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Folk horror on film

Return of the British repressed

Edited by Kevin J. Donnelly and Louis Bayman

Folk horror on film
Hardcover +
  • Price: £90.00
  • ISBN: 9781526164926
  • Publish Date: Oct 2023
  • Publisher: Manchester University Press
  • Buy Now

    eBook -
  • Price: £90.00
  • ISBN: 9781526164919
  • Publish Date: Oct 2023
  • Publisher: Manchester University Press
  • Buy Now

    Book Information

    • Format: eBook
    • ISBN: 978-1-5261-6491-9
    • Published Date: October 2023

    Description

    What is folk horror and how culturally significant is it? This collection is the first study to address these questions while considering the special importance of British cinema to the genre's development.

    The book presents political and aesthetic analyses of folk horror's uncanny landscapes and frightful folk. It places canonical films like Witchfinder General (1968), The Blood on Satan's Claw (1971) and The Wicker Man (1973) in a new light and expands the canon to include films like the sci-fi horror Doomwatch (1970-72) and the horror documentary Requiem for a Village (1975) alongside filmmakers Ken Russell and Ben Wheatley.

    A series of engrossing chapters by established scholars and new writers argue for the uniqueness of folk horror from perspectives that include the fragmented national history of pagan heresies and Celtic cultures, of peasant lifestyles, folkloric rediscoveries and postcolonial decline.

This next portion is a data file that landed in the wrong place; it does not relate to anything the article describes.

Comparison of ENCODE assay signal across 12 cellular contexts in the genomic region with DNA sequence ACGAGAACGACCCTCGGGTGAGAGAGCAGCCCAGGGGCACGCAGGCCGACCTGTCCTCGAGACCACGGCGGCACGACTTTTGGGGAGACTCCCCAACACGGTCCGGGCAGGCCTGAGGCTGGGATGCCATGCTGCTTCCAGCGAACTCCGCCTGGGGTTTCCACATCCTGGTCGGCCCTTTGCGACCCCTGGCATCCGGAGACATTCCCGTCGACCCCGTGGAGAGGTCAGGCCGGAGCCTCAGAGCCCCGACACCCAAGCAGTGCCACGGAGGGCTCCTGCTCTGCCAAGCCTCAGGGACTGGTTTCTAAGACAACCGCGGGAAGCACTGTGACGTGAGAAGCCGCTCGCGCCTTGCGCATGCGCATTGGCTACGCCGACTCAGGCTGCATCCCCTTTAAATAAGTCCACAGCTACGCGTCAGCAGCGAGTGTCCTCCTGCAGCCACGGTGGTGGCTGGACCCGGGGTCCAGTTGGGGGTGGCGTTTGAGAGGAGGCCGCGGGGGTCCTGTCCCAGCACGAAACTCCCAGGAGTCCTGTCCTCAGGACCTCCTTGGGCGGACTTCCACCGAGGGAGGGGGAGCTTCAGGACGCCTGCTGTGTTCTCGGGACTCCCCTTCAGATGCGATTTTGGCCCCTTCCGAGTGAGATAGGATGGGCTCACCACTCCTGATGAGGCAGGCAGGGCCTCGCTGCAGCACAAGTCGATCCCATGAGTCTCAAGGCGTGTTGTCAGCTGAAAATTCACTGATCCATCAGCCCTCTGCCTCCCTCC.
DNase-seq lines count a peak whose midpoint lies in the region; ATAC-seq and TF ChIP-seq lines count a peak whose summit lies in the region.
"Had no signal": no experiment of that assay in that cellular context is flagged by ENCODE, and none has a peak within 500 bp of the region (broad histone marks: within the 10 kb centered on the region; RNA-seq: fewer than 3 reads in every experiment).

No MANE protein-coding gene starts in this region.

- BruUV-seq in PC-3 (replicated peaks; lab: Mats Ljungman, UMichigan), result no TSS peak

Reviews

    'Folk Horror on Film... helps to fuel fiery if inconclusive arguments about the nature of folk horror amidst scholarly (stone?) circles.'
    Journal of British Cinema and Television

    Contents

    Foreword by John Das
    Introduction: what makes the folk horrific? - Louis Bayman and K.J. Donnelly
    Part I: Debating The Wicker Man (1973)

    1 The context of The Wicker Man - Ronald Hutton
    2 A deeply religious people: The Wicker Man, contemporary paganism, and Dracula reversed- Laurel Zwissler
    3 Folk horror: a discursive approach, with application to Robin Hardy's The Wicker Man (1973) and Neil Jordan's The Company of Wolves (1984) - Mikel J. Koven
    Part II: Return of the British repressed
    4 The folk of folk horror - Derek Johnston
    5 Doomwatch: sacrifice zones and folk horror - Dawn Keetley
    6 My ancestors died here: Requiem for a Village and the rural English horror of modernity and socio-cultural change - Paul Newland
    7 Outsider history, or outside of history - K. J. Donnelly
    8 Anglo creep and Celtic resistance in Apostle - Beth Carroll
    9 Women's folk horror in Britain: history, industry, style - Amy Harris
    Part III: Folk horror's cultural landscapes
    10 Ritualistic rhythms: exploring the sensory effect of drums in British folk horror cinema - Lyndsay Townsend
    11 'Nature came before man': human as subject and object within the folk horror anti-landscape - David Evans-Powell
    12 Hieroglyphics: Arthur Machen on screen - Mark Goodall
    13 Albion unearthed: social, political and cultural influences on British folk horror, urban wyrd and backwoods cinema - Andy Paciorek
    14 'Isn't folk horror all horror?': a wyrd genre - Diane A. Rodgers
    Index

    Editors

    Louis Bayman is Associate Professor of Film Studies at the University of Southampton

    K. J. Donnelly is Professor of Film and Film Music at the University of Southampton

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